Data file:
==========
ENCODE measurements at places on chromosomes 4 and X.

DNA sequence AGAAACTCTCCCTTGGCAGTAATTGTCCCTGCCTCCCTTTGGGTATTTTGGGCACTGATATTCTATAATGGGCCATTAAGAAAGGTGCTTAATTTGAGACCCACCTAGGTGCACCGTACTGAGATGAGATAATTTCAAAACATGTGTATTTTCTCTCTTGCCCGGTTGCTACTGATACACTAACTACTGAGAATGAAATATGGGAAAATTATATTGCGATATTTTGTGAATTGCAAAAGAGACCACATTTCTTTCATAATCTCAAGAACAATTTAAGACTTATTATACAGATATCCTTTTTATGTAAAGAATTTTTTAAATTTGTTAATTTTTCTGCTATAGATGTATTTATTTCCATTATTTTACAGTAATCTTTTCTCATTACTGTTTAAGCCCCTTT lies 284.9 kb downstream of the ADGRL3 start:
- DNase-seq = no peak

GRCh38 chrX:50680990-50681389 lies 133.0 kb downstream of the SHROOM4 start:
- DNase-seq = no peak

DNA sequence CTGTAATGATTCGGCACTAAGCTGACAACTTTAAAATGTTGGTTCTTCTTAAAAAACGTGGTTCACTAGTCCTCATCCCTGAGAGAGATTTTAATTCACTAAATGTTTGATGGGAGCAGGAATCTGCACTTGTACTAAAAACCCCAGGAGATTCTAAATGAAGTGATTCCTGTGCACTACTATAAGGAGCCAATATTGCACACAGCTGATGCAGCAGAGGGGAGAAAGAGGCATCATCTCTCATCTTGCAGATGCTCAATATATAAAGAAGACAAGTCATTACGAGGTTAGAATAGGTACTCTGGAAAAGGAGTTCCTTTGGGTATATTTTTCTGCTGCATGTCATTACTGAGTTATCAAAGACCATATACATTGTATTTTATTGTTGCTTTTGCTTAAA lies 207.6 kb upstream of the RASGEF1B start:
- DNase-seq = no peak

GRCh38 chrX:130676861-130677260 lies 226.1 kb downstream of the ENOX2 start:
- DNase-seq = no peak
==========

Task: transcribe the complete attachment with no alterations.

ENCODE measurements at places on chromosomes 4 and X.

DNA sequence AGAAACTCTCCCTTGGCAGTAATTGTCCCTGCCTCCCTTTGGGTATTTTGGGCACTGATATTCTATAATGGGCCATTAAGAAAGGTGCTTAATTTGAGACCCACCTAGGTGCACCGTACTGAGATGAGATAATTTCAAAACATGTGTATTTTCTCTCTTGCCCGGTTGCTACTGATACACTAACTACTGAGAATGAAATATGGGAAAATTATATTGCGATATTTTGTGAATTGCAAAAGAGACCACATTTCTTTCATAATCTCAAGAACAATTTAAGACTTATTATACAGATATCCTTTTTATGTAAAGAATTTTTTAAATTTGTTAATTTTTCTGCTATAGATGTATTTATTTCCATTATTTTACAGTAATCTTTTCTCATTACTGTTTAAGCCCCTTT lies 284.9 kb downstream of the ADGRL3 start:
- DNase-seq = no peak

GRCh38 chrX:50680990-50681389 lies 133.0 kb downstream of the SHROOM4 start:
- DNase-seq = no peak

DNA sequence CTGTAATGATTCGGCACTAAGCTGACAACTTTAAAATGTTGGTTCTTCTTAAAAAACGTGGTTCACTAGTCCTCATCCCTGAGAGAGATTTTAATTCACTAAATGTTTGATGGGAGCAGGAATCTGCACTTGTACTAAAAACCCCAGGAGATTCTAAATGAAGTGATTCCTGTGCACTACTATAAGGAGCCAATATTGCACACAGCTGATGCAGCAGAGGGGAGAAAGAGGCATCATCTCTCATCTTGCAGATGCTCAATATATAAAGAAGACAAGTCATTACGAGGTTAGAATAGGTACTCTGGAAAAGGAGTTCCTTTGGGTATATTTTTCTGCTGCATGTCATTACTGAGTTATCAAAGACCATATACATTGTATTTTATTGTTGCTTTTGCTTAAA lies 207.6 kb upstream of the RASGEF1B start:
- DNase-seq = no peak

GRCh38 chrX:130676861-130677260 lies 226.1 kb downstream of the ENOX2 start:
- DNase-seq = no peak